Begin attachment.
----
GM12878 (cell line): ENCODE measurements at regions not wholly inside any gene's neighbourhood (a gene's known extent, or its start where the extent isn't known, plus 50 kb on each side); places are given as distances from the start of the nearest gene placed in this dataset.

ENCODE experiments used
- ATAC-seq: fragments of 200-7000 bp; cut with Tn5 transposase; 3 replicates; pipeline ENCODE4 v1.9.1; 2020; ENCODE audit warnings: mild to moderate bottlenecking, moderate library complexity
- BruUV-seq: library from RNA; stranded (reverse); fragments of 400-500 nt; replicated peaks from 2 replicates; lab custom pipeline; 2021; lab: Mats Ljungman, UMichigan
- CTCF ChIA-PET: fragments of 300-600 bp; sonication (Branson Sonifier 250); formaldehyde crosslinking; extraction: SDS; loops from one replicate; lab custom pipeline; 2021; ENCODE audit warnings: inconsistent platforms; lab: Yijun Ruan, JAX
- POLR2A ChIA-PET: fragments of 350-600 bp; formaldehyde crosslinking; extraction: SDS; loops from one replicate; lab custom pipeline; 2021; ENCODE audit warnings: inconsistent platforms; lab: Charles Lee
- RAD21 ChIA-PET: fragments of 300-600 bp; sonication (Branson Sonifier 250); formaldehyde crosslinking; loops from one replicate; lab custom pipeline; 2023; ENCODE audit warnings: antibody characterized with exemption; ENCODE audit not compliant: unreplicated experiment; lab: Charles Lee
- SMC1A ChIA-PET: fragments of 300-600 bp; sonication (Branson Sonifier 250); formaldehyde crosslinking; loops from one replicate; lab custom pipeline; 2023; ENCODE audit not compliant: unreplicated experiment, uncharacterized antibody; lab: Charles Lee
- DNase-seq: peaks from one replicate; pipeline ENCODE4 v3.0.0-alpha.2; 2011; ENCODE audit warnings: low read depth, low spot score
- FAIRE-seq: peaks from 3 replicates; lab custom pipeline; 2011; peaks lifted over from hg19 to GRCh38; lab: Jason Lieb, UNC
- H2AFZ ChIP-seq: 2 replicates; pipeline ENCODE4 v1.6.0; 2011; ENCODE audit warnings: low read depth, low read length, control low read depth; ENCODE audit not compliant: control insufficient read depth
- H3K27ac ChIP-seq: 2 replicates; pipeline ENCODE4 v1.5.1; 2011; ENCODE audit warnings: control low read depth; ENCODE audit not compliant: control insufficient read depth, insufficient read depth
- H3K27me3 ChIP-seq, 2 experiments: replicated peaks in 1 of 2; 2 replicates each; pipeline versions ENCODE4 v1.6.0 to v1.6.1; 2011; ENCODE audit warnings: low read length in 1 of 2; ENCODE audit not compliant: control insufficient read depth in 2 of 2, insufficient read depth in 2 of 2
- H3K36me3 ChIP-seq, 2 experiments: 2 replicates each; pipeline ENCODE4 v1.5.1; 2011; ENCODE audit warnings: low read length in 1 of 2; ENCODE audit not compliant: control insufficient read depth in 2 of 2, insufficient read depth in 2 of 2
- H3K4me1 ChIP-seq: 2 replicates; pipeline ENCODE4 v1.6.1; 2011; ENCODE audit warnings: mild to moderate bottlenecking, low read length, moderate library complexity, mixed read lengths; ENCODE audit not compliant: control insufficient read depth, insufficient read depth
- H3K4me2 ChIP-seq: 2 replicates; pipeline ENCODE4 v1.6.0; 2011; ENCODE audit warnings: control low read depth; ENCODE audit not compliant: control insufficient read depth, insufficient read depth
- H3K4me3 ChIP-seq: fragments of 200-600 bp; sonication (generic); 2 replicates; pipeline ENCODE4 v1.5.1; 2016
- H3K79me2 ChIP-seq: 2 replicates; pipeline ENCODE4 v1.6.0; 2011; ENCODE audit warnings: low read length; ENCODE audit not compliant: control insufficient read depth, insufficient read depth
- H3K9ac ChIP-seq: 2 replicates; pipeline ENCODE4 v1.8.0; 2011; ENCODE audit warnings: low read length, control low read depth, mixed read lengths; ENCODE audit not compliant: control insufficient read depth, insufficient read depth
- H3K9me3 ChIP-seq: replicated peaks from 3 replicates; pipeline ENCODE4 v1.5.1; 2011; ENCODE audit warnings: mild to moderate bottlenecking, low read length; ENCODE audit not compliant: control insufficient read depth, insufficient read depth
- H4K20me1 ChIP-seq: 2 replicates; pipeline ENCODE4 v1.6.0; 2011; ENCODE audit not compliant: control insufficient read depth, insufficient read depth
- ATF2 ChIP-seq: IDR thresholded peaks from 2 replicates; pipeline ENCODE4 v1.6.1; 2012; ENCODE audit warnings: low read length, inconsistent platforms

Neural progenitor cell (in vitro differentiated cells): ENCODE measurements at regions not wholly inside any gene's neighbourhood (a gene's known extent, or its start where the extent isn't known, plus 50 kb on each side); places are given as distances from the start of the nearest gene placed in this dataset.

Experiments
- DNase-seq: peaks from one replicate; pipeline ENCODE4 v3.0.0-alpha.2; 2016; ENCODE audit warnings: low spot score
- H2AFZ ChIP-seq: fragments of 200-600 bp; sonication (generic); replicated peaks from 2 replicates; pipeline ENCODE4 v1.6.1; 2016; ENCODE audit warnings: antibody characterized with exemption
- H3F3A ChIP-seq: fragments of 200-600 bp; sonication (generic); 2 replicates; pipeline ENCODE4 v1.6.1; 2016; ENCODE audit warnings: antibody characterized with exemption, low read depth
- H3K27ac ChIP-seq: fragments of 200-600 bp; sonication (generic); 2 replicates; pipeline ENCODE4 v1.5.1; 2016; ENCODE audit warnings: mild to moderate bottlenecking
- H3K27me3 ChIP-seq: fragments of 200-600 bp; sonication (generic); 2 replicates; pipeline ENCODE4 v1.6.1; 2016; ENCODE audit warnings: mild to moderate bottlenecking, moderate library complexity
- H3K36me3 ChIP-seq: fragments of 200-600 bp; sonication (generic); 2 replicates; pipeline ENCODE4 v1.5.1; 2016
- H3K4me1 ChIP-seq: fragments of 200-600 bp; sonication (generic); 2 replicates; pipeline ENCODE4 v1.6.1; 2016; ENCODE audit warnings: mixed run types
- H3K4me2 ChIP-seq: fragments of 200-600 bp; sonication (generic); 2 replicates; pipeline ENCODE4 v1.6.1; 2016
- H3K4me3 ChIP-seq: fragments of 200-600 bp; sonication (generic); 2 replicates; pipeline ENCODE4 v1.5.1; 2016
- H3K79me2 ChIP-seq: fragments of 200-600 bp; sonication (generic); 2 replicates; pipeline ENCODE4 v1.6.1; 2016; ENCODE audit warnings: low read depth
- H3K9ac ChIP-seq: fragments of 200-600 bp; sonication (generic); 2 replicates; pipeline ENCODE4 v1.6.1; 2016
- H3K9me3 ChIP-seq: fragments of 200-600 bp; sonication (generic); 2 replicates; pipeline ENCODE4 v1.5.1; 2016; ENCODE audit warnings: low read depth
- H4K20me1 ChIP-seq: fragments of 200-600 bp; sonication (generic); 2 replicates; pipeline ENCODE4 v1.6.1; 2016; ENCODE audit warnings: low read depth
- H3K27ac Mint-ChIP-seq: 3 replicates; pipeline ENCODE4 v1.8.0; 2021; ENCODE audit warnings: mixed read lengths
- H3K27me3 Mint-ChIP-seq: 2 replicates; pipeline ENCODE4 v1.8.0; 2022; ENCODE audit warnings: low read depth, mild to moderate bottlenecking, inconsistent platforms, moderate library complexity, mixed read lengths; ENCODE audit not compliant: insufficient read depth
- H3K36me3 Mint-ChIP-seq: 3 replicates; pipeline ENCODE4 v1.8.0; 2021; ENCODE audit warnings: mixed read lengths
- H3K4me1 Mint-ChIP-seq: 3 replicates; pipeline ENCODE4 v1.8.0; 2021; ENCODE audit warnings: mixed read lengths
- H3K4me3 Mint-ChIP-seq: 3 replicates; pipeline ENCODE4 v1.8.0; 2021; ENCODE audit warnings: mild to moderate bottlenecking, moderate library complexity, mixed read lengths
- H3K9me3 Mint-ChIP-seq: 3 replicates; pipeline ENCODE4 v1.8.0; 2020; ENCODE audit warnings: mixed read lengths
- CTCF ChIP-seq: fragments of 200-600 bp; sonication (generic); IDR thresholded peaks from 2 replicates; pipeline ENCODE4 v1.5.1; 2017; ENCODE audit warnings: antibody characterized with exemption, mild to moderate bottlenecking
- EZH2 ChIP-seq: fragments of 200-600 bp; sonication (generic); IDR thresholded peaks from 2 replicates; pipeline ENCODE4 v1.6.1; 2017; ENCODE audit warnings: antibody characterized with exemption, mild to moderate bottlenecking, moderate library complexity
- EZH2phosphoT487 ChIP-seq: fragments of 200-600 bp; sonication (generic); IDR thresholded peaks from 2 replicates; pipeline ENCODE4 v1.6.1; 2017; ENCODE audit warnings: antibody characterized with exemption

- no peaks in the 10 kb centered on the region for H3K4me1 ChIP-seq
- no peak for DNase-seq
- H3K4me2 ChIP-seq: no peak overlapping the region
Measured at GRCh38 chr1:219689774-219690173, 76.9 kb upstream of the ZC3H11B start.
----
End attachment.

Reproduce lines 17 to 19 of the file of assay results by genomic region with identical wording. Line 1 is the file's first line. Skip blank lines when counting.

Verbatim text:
- H3K4me3 ChIP-seq: fragments of 200-600 bp; sonication (generic); 2 replicates; pipeline ENCODE4 v1.5.1; 2016
- H3K79me2 ChIP-seq: 2 replicates; pipeline ENCODE4 v1.6.0; 2011; ENCODE audit warnings: low read length; ENCODE audit not compliant: control insufficient read depth, insufficient read depth
- H3K9ac ChIP-seq: 2 replicates; pipeline ENCODE4 v1.8.0; 2011; ENCODE audit warnings: low read length, control low read depth, mixed read lengths; ENCODE audit not compliant: control insufficient read depth, insufficient read depth